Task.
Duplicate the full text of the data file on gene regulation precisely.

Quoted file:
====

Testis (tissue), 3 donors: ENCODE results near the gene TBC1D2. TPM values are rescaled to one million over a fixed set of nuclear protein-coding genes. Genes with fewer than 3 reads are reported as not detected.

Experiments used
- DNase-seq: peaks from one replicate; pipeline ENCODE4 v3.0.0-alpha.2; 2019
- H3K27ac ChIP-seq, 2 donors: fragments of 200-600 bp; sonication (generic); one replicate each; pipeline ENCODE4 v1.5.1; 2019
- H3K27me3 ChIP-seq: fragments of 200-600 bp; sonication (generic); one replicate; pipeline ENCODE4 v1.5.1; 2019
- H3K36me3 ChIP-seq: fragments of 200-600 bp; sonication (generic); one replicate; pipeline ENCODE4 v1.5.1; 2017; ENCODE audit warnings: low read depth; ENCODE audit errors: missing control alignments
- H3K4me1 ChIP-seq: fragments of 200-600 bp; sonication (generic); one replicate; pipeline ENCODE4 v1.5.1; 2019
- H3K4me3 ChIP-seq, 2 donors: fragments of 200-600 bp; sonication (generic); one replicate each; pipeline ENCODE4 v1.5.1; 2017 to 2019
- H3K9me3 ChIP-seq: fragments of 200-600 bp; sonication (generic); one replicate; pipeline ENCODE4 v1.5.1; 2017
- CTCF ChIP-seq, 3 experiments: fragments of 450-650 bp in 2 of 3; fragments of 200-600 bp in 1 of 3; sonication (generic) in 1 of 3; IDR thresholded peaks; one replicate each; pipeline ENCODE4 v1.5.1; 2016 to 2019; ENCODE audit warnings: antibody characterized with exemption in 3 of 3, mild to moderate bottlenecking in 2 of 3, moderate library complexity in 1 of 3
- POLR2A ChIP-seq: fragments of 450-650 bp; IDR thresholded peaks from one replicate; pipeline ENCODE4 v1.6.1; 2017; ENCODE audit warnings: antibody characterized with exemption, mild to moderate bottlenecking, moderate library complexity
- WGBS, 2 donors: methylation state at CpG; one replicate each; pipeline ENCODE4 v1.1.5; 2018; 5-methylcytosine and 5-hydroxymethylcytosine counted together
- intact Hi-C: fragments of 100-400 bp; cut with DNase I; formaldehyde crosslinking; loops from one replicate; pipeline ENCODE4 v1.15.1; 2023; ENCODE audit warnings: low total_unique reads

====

Testis (tissue), 3 donors: ENCODE results near the gene TBC1D2. TPM values are rescaled to one million over a fixed set of nuclear protein-coding genes. Genes with fewer than 3 reads are reported as not detected.

Experiments used
- DNase-seq: peaks from one replicate; pipeline ENCODE4 v3.0.0-alpha.2; 2019
- H3K27ac ChIP-seq, 2 donors: fragments of 200-600 bp; sonication (generic); one replicate each; pipeline ENCODE4 v1.5.1; 2019
- H3K27me3 ChIP-seq: fragments of 200-600 bp; sonication (generic); one replicate; pipeline ENCODE4 v1.5.1; 2019
- H3K36me3 ChIP-seq: fragments of 200-600 bp; sonication (generic); one replicate; pipeline ENCODE4 v1.5.1; 2017; ENCODE audit warnings: low read depth; ENCODE audit errors: missing control alignments
- H3K4me1 ChIP-seq: fragments of 200-600 bp; sonication (generic); one replicate; pipeline ENCODE4 v1.5.1; 2019
- H3K4me3 ChIP-seq, 2 donors: fragments of 200-600 bp; sonication (generic); one replicate each; pipeline ENCODE4 v1.5.1; 2017 to 2019
- H3K9me3 ChIP-seq: fragments of 200-600 bp; sonication (generic); one replicate; pipeline ENCODE4 v1.5.1; 2017
- CTCF ChIP-seq, 3 experiments: fragments of 450-650 bp in 2 of 3; fragments of 200-600 bp in 1 of 3; sonication (generic) in 1 of 3; IDR thresholded peaks; one replicate each; pipeline ENCODE4 v1.5.1; 2016 to 2019; ENCODE audit warnings: antibody characterized with exemption in 3 of 3, mild to moderate bottlenecking in 2 of 3, moderate library complexity in 1 of 3
- POLR2A ChIP-seq: fragments of 450-650 bp; IDR thresholded peaks from one replicate; pipeline ENCODE4 v1.6.1; 2017; ENCODE audit warnings: antibody characterized with exemption, mild to moderate bottlenecking, moderate library complexity
- WGBS, 2 donors: methylation state at CpG; one replicate each; pipeline ENCODE4 v1.1.5; 2018; 5-methylcytosine and 5-hydroxymethylcytosine counted together
- intact Hi-C: fragments of 100-400 bp; cut with DNase I; formaldehyde crosslinking; loops from one replicate; pipeline ENCODE4 v1.15.1; 2023; ENCODE audit warnings: low total_unique reads